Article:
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Depressed / confused about music management - Page 2

post #16 of 42
Quote:
Originally Posted by StudioSound View Post


In my testing, I can definitely hear the difference between 192k and 320k MP3 for example, and I haven't done enough testing yet to see if I can hear the difference between 320k MP3 and lossless - but it seems like I probably can.

 

Frauenhofer MP3 is not at all the same as AAC. Two totally different codecs. Do the comparison with AAC 256 VBR or AAC 320 CBR and lossless. Make sure you line level match. I guarantee you that you won't hear a difference, even with the best equipment made. Your guests won't hear a difference either, assuming they are human. If you never do the test, you'll never know. I've done it.

 

By the way, the difference between higher bitrate compressed audio and lossless has nothing to do with upper frequencies. Once you get over around 128 with AAC, the frequency response is identical. The difference is only artifacting... Once you get beyond the place where artifacting happens, the sound is identical.

 

There are definite advantages to smaller file sizes for long term storage. A smaller file is less likely to suffer from random data corruption. It's easier to back up and stream over wifi. There's more to it than just hard drive space.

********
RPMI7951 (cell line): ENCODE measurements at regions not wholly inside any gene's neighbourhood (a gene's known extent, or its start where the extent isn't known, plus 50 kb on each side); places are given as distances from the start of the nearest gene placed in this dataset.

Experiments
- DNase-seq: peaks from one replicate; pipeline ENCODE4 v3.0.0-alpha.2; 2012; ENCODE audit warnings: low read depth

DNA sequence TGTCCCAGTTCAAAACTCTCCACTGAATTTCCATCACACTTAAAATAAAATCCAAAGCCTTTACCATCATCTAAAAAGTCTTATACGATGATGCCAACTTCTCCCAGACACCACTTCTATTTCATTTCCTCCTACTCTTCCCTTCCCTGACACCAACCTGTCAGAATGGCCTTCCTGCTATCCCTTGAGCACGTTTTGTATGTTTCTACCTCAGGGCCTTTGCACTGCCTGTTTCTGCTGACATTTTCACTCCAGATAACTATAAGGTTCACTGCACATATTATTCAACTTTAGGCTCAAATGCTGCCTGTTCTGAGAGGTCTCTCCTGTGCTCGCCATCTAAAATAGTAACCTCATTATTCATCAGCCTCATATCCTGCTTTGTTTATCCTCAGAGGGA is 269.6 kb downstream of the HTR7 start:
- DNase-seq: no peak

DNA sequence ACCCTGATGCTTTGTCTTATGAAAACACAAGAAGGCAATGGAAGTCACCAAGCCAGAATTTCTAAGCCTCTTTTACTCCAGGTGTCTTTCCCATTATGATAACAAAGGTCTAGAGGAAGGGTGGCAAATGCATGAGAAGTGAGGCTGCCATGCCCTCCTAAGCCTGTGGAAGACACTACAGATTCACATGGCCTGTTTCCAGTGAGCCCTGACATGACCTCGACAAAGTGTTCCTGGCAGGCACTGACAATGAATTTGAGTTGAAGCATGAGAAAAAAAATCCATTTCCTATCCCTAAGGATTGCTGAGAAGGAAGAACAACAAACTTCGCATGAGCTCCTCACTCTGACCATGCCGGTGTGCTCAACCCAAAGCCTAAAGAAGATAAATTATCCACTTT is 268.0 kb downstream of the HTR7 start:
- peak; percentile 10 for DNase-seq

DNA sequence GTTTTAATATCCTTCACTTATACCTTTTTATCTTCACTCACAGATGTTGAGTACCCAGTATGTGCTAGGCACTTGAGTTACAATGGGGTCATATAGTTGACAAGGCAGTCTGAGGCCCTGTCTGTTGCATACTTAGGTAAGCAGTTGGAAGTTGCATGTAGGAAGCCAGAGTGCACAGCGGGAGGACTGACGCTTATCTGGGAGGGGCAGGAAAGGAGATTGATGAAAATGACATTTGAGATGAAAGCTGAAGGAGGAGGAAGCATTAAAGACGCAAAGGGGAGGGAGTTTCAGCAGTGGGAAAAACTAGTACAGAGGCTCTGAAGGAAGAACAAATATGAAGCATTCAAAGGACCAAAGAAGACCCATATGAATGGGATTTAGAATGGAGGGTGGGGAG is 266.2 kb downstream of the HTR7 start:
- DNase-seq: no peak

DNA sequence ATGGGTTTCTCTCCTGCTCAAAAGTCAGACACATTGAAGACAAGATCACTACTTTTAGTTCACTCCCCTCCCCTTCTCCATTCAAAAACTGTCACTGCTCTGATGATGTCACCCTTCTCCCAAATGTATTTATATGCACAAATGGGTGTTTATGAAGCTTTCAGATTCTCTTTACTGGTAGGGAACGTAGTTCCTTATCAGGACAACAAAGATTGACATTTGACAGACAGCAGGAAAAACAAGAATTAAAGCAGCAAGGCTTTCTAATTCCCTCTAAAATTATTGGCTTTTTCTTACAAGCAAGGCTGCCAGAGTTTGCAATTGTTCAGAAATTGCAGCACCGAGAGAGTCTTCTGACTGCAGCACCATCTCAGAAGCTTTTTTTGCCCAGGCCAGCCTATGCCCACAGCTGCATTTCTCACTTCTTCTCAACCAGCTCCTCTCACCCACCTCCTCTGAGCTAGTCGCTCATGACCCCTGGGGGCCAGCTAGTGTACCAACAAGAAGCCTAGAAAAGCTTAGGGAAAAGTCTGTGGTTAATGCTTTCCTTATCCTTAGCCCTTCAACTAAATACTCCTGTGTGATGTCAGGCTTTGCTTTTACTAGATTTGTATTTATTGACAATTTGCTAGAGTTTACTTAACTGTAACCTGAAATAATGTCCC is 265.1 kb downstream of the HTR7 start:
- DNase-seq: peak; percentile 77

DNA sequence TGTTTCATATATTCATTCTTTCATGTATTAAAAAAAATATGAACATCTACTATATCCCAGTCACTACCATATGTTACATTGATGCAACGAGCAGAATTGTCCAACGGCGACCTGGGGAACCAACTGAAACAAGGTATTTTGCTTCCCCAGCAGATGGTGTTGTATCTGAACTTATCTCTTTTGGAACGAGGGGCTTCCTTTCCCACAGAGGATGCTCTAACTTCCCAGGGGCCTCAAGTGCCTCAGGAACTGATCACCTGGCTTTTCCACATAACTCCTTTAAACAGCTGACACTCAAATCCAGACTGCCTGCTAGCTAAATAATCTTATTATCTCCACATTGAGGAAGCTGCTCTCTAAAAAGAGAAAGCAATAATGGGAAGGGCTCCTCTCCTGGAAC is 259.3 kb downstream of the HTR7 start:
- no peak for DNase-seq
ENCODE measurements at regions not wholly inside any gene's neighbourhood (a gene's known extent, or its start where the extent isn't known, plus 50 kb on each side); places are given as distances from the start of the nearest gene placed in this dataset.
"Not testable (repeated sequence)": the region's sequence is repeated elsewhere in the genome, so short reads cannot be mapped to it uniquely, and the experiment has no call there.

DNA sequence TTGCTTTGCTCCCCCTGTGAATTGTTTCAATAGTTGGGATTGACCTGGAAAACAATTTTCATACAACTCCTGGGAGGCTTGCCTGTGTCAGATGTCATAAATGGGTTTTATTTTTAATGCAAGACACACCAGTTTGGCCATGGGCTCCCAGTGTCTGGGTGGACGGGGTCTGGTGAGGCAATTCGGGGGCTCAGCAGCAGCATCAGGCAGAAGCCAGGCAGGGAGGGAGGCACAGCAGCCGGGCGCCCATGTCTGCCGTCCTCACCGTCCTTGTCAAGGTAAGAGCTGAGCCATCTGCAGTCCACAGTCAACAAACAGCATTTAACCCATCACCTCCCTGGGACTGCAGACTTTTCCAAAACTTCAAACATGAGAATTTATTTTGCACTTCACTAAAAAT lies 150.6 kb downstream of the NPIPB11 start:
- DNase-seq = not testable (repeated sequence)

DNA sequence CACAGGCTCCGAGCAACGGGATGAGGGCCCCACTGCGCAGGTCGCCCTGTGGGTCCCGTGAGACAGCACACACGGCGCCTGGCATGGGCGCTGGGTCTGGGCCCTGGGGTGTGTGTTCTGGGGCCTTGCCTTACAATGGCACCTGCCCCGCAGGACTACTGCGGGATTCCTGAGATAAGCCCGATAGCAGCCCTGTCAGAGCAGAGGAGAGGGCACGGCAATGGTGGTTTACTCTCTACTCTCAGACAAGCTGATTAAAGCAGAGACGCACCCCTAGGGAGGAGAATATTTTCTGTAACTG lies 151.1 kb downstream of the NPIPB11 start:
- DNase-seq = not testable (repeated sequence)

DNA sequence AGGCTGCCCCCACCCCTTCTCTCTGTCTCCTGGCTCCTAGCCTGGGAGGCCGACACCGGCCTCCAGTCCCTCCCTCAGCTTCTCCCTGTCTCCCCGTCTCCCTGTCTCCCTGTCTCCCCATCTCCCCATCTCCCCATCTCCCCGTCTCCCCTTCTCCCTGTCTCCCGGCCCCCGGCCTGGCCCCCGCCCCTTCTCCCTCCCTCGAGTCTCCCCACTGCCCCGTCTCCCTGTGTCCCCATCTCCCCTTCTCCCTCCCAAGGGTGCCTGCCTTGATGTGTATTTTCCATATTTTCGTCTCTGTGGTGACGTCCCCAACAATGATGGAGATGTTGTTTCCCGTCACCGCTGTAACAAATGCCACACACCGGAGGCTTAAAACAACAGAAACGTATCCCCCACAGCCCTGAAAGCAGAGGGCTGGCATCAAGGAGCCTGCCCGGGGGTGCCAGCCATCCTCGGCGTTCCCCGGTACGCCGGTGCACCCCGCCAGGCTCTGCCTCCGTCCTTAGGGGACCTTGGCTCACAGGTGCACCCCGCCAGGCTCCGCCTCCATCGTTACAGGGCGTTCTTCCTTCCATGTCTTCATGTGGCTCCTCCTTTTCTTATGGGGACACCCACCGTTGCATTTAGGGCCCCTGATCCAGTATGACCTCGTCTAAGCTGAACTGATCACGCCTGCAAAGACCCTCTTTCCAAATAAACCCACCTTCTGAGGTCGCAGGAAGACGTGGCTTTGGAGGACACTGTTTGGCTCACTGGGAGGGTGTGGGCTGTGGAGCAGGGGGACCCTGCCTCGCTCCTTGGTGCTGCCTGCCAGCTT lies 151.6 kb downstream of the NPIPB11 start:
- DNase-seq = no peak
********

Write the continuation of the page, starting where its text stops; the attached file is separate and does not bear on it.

Edited by bigshot - 2/27/13 at 11:43am
post #17 of 42
Quote:
Originally Posted by bigshot View Post

 

Frauenhofer MP3 is not at all the same as AAC. Two totally different codecs. Do the comparison with AAC 256 VBR or AAC 320 CBR and lossless. Make sure you line level match. I guarantee you that you won't hear a difference, even with the best equipment made. If you never do the test, you'll never know. I've done it.

 

By the way, the difference between higher bitrate compressed audio and lossless has nothing to do with upper frequencies. Once you get over around 128 with AAC, the frequency response is identical. The difference is only artifacting... Once you get beyond the place where artifacting happens, the sound is identical.

I don't think that's true, but I'll have to do some testing to confirm now that I got a spectogram program to play around with. But I don't see why aac wouldn't at the very least put a 20kHz lowpass filter.

 

The most artifacting does happen in the high frequencies though(>16 or so kHz).

post #18 of 42
Thread Starter 

I hear ya. (Get it?) But if I used you're logic, I'd have to go back to my vinyl collection (Which I foolishly no longer have.) and rip from there. Back in the day when CDs first came out all the talk amongst audiophiles was how much worse CDs sounded than records. ;)

post #19 of 42

CDs have better sound quality than records, and high bitrate AAC sounds just as good as CD.

post #20 of 42
Thread Starter 
Quote:
Originally Posted by bigshot View Post

CDs have better sound quality than records, and high bitrate AAC sounds just as good as CD.

Very much disagree. Analog has a much more "coherent" sound when it comes to acoustic instrumentation and voices.